Background: Colon cancer (CRC) is the third most common cancer worldwide. CRC develops through combinations of genetic and epigenetic changes. However, there is marked heterogeneity in the “driver gene” mutational profiles within and among colon cancers from individual patients, and these are not sufficient to explain differences in colon cancer behavior and treatment response. Global modulation of the tumor landscape may play a role in cancer behavior. Interferon-related developmental regulator 1 (IFRD1) is a transcriptional co-regulator that modulates expression of large gene cassettes and plays a role in gut epithelial proliferation following massive intestinal resection. Aims: We address the hypothesis that increased IFRD1 expression in colon cancers is associated with poorer patient survival. Methods: Tumor and normal tissue from colon cancer patient cohorts from the USA, Spain, and China were used for this study. Cancers were scored for the intensity of IFRD1 immunostaining. The primary clinical outcome was overall survival defined as time from diagnosis to death due to cancer. Kaplan–Meier method and log-rank analysis were used to assess the association between IFRD1 expression and survival. Results: Almost all (98.7%) colon cancers showed readily detectable IFRD1 expression, with immunoreactivity primarily in the tumor cytoplasm. High IFRD1 colon cancer expression was significantly associated with decreased 5-year patient survival. Patients in the American cohort with high IFRD1 expression had a poorer prognosis. Conclusions: We have demonstrated that high IFRD1 protein expression in colon cancer is associated with poorer patient prognosis, suggesting a potential role for IFRD1 in modulating tumor behavior.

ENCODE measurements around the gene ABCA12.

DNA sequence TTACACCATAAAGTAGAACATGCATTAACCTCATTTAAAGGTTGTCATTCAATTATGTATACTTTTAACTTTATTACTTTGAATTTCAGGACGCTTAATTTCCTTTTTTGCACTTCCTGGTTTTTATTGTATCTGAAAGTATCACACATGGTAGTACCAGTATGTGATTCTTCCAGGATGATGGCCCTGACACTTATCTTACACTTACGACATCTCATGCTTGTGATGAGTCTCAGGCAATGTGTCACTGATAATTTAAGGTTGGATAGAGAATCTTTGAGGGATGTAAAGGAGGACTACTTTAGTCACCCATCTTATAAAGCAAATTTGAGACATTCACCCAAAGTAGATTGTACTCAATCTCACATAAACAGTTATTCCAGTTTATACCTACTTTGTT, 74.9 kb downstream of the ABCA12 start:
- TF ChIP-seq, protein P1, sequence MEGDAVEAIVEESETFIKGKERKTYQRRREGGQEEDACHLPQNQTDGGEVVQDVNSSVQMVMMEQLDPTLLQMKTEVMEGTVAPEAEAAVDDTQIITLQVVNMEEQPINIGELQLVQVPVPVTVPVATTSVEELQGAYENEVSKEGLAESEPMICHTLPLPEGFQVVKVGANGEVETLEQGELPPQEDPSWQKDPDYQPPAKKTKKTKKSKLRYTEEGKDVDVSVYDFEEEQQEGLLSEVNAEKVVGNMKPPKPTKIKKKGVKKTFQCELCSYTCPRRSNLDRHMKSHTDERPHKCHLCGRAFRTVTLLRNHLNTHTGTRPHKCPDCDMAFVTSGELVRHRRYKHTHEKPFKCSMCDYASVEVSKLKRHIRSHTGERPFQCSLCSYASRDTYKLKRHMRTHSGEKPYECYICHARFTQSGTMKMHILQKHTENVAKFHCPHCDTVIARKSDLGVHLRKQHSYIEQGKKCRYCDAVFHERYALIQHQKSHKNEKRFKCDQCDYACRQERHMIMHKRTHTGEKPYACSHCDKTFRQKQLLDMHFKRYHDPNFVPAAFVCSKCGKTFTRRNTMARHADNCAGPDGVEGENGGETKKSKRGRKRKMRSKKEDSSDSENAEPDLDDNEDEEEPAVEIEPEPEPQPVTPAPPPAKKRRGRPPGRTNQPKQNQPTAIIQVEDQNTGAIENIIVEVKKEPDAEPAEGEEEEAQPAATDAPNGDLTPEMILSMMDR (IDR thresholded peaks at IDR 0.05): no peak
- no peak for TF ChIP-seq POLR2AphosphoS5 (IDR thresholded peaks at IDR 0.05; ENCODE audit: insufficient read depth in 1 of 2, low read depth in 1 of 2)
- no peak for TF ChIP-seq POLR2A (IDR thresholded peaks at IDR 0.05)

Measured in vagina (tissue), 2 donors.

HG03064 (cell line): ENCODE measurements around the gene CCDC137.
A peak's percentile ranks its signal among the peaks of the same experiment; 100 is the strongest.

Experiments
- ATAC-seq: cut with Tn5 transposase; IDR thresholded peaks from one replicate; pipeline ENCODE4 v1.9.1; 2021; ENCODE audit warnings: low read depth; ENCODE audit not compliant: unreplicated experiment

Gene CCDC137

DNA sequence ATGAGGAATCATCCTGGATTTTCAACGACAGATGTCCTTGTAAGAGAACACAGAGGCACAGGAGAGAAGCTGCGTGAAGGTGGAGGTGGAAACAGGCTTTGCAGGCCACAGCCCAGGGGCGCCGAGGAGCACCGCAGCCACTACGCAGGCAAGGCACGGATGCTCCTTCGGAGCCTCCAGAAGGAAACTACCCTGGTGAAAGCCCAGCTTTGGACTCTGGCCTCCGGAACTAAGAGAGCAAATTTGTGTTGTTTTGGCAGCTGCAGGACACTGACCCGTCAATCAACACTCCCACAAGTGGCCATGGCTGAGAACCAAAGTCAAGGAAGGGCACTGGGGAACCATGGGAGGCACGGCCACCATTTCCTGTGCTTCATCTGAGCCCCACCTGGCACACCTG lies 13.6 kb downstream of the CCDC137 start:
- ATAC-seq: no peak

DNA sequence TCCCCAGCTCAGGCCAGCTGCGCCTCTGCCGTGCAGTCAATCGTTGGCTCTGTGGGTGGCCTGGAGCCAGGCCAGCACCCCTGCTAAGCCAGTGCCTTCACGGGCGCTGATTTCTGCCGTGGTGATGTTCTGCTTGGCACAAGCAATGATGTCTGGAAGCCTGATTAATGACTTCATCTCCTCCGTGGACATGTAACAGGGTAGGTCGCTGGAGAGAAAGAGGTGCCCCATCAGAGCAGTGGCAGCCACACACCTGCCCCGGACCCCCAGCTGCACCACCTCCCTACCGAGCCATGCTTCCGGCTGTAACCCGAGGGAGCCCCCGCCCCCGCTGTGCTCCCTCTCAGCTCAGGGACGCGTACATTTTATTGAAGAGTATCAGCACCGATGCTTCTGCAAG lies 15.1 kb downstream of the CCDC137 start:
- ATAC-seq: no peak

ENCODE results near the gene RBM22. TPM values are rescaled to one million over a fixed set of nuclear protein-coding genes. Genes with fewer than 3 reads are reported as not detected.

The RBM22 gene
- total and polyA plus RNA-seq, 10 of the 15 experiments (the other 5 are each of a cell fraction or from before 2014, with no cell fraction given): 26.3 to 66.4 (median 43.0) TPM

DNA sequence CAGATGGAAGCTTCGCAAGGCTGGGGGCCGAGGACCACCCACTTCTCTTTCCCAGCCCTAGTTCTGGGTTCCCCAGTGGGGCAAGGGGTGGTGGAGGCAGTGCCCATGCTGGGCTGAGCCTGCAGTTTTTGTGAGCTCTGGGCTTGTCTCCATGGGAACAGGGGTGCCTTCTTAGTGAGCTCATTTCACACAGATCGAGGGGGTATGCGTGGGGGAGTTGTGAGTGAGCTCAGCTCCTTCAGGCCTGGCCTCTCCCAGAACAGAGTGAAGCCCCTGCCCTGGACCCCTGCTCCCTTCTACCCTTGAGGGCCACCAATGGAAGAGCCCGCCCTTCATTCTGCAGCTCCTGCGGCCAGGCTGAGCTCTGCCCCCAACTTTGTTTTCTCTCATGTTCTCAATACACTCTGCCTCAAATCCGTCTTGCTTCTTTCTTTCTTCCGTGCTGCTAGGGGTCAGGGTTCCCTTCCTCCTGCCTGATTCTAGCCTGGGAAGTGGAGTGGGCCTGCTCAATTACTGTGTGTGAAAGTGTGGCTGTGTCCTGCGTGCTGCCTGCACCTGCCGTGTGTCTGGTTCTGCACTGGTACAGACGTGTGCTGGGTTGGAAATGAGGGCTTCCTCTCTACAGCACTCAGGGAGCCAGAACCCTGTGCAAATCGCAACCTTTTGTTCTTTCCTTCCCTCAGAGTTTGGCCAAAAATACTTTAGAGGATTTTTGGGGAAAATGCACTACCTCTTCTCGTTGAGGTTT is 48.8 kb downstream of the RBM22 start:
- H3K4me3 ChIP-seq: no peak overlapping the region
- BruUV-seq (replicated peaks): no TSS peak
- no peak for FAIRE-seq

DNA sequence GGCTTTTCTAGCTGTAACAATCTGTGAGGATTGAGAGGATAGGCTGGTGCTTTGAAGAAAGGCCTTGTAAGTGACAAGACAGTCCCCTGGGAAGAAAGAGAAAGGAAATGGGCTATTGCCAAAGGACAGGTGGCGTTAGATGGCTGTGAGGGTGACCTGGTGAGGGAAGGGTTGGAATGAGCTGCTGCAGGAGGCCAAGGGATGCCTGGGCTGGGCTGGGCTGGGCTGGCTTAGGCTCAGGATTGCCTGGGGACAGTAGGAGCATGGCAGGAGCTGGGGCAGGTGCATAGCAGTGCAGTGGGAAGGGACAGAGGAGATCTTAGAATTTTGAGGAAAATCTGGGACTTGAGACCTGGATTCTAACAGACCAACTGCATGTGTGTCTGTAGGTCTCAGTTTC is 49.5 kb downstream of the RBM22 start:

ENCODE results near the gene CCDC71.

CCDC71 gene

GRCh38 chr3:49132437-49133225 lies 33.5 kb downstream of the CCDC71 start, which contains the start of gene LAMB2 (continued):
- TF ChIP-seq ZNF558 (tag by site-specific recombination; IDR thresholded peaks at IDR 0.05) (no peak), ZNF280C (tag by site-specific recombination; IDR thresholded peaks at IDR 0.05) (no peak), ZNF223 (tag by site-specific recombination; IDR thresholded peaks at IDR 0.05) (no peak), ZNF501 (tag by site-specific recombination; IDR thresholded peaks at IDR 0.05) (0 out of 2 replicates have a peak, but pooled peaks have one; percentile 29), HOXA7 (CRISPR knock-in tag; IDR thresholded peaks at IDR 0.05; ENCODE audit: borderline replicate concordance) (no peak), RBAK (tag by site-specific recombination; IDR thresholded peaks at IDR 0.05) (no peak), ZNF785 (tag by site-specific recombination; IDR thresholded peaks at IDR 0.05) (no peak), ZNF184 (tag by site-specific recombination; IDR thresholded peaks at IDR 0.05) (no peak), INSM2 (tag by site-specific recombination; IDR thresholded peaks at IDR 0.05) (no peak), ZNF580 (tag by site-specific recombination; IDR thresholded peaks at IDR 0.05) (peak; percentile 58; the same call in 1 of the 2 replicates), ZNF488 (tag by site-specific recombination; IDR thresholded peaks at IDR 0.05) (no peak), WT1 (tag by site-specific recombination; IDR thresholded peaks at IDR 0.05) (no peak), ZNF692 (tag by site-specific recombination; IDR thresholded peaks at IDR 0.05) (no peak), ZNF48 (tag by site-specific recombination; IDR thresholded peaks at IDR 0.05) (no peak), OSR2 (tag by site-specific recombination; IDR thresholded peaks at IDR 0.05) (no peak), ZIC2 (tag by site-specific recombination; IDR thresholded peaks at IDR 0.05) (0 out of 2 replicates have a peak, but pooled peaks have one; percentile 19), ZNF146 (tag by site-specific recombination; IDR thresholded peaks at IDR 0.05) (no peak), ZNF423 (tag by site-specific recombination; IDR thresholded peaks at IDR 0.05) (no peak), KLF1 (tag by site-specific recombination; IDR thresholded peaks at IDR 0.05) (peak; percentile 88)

Original languageEnglish
Pages (from-to)3460-3467
Number of pages8
JournalDigestive diseases and sciences
Issue number12
StatePublished - Dec 1 2017


  • Human colon cancer
  • IFRD1
  • Transcriptional co-regulator
  • Tumor landscape


Dive into the research topics of 'Increased IFRD1 Expression in Human Colon Cancers Predicts Reduced Patient Survival'. Together they form a unique fingerprint.

Cite this